Westchester inmates, upset over ban on dental floss, sue for $500 million

NEW YORK— A group of Westchester County Jail inmates are suing the county for $500 million, claiming in a federal lawsuit that the jail’s refusal to let them use dental floss has ruined their teeth.

In a 25-page lawsuit filed in U.S. District Court in Manhattan, Santiago Gomez, 26, the lead plaintiff in the suit who is being held on a gun charge, chides his jailors for violating the prisoners’ civil rights by “not allowing inmates access to dental floss while being aware that failure to use causes cavities.”

“We feel that the Westchester County Department of Corrections is depriving inmates of the use of dental floss, which is causing us cavities,” Gomez told The Journal News/LoHud.com in a telephone interview today. “They recognize the importance of it, that you have to floss, in the regulation manual. They clearly state if you don’t floss you’re going to get cavities.”

Read the entire report here.

Mary Kennedy autopsy: Anti-depressants, no alcohol in blood stream

WHITE PLAINS— Mary Kennedy had at least three anti-depressants in her blood stream when she committed suicide in May, a Westchester County Medical Examiner’s autopsy report shows.

The autopsy report, reviewed by The Journal News today, also shows that Kennedy had no alcohol in her system when she hung herself with a rope in a barn on her Bedford estate on May 16. Her blood did contain trazodone, desmethylvenlaxafine and venlafaxine, all classified as anti-depressants.

The 52-year-old, who had fought a long battle with depression, died from asphyxia due to hanging, a finding supported by the injuries to her neck. She was brought to the Westchester Medical Examiner’s Office for the autopsy, still with “a beige rope around the neck” and “the knot present on this rope lying on her back with 9 loops,” the report said.

She had no food in her stomach.

Kennedy was the estranged wife of Robert F. Kennedy Jr., an environmental advocate and son of former Sen. Robert F. Kennedy. The couple had been embroiled in a divorce and custody fight over their four children.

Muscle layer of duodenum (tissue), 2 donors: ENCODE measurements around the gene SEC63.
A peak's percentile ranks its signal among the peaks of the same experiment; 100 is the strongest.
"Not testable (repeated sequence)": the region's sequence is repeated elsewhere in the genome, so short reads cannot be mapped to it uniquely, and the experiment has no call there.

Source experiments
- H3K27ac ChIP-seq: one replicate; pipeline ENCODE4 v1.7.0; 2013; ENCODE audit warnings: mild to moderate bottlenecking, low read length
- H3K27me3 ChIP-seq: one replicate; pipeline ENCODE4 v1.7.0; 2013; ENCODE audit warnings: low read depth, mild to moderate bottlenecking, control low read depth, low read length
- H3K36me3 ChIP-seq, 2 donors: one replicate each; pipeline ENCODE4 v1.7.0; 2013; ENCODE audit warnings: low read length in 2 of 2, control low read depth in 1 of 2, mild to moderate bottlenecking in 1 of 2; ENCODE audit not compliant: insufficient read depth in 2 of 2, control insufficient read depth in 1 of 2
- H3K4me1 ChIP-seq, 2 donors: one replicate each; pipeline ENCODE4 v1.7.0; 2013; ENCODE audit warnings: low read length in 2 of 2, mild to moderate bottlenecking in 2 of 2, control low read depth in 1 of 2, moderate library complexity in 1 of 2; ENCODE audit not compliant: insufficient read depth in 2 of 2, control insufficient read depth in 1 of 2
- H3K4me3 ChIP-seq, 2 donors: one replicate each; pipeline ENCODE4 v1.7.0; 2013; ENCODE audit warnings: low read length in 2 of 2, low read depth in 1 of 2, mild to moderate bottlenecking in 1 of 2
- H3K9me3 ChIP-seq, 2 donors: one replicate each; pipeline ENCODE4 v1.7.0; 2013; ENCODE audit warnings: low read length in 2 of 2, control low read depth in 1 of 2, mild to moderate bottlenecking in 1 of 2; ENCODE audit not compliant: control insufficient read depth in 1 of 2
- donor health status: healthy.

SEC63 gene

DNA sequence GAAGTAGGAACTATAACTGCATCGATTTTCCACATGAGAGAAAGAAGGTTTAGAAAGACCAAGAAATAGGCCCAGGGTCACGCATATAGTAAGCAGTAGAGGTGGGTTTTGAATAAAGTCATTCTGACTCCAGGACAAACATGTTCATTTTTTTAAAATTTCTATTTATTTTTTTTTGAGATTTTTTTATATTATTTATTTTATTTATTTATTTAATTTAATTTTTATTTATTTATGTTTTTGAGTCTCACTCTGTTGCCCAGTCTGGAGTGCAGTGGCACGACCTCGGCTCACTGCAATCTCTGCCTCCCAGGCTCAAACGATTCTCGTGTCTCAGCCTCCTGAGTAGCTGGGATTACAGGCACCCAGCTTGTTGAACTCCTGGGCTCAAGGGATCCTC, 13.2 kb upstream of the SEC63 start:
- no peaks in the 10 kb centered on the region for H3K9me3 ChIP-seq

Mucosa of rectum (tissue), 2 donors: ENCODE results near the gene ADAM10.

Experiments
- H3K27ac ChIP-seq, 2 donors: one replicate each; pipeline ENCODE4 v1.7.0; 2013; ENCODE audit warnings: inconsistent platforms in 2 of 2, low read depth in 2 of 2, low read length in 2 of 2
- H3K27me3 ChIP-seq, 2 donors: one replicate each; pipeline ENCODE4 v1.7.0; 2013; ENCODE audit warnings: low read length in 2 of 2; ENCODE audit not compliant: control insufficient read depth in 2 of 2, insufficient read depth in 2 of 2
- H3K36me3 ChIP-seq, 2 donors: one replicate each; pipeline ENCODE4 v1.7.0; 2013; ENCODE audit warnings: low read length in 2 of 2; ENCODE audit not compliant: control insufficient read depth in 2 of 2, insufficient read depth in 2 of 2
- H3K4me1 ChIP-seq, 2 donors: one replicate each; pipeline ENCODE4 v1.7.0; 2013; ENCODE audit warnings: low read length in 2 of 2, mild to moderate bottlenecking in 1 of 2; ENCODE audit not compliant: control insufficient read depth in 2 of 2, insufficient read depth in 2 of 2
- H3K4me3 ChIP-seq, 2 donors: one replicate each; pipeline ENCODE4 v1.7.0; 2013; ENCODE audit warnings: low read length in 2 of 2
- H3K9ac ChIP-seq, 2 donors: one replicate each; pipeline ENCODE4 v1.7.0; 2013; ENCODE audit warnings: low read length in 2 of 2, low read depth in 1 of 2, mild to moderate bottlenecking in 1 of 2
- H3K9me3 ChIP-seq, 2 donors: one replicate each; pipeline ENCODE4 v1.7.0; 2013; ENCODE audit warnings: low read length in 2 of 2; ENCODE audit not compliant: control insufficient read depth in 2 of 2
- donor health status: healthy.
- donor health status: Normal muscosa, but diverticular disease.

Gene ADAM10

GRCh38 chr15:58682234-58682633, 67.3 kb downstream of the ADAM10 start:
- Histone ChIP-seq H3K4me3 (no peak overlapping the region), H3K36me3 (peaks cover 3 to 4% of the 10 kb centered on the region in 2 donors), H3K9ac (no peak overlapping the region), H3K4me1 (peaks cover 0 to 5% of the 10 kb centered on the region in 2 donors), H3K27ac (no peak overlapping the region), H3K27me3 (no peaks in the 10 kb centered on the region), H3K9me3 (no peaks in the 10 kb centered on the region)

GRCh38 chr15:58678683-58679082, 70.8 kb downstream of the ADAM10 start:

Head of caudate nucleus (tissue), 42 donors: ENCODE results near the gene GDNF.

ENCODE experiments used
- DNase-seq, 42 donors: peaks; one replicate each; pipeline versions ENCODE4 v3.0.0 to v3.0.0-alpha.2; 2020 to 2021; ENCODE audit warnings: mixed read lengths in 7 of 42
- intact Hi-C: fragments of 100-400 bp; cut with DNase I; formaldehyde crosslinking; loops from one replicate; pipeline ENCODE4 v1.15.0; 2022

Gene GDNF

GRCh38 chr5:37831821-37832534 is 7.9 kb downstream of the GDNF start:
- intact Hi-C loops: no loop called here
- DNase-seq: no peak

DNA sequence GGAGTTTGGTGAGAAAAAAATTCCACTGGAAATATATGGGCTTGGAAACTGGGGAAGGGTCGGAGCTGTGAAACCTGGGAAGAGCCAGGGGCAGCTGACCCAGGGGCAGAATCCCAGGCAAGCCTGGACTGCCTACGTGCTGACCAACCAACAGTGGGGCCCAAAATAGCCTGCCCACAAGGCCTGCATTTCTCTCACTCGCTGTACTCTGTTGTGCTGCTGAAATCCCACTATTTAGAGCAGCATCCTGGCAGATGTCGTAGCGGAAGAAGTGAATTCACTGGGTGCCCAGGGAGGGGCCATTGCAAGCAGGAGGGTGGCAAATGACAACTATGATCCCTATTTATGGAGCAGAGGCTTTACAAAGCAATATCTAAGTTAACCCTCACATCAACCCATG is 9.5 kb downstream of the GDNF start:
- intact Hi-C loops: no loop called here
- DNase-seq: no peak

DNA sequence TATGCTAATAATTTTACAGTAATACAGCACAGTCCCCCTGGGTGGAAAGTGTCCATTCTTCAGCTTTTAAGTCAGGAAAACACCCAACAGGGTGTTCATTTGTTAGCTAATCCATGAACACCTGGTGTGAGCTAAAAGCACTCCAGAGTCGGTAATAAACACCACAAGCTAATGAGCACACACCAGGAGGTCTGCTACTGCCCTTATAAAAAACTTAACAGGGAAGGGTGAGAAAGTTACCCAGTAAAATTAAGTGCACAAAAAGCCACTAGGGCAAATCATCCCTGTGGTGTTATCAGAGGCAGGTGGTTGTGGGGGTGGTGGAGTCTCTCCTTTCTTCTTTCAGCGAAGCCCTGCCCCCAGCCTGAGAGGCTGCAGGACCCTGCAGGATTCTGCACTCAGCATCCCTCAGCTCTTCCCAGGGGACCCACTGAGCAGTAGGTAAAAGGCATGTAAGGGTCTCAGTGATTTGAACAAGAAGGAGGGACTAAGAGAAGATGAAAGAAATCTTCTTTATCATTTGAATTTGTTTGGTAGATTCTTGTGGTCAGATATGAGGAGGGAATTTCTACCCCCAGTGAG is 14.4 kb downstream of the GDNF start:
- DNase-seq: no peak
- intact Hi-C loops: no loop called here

Read the entire report here.

Carmel fire exclusive: Thomas Sullivan Jr. accidentally sparked fire that killed his family

By Shawn Cohen and Terence Corcoran

CARMEL— A lit cigarette flicked by Thomas Sullivan Jr. accidentally sparked the fire that killed his parents and his two sisters, a source close to the investigation told The Journal News exclusively.

Carmel police said the fire was not intentionally set. They are expected to announce the cause of the May 1 fire at a 4 p.m. press conference.

Thomas Sullivan Sr., 48, his wife, Donna, 47, and their daughters, Meaghan, 17, and Mairead, 15, died in the fast-moving fire at their 19 Wyndham Lane home. The lone survivor, Thomas Sullivan Jr., 20, told police and relatives that he was roused by his father, who perished when he went back inside the burning building in a valiant effort to save his wife and daughters.

Thomas Sullivan Sr. was a respected captain in the Larchmont Police Department and a beloved member of the Carmel community, where he volunteered in his children’s youth sports leagues. Meaghan was set to graduate later this month with her fellow seniors at Carmel High School, where Mairead was also a student.

Carmel police detectives and Putnam County Sheriff’s investigators worked alongside members of the Putnam County Fire Investigation Team in determining the cause of the fatal blaze.

Read the complete report here.

Novack trial: Veliz denies credit card purchase tied to 2009 killing

WHITE PLAINS Cristobal Veliz testified in federal court today that he and his credit cards were in New York on April 4, 2009, the day that his sister’s mother-in-law, Bernice Novack, was bludgeoned to death inside her Fort Lauderdale home.

So, he had no explantion why one of those cards was used in a K-Mart in Miami that day, other than to insist that he wasn’t the one who made the purchase.

The denial contradicts the earlier testimony of Alejandro Garcia, Bernice Novack’s confessed killer, who joined other associates in the deadly plot in maintaining that Veliz recruited them for the job and accompanied them to Fort Lauderdale to scout out Bernice Novack’s house and look for her.

Veliz, 58, is now charged with his 55-year-old sister, Narcy Novack, with masterminding not only Bernice Novack’s killing, but the brutal beating death of Ben Novack Jr., Narcy Novack’s husband, at the Hilton Rye Town three months later.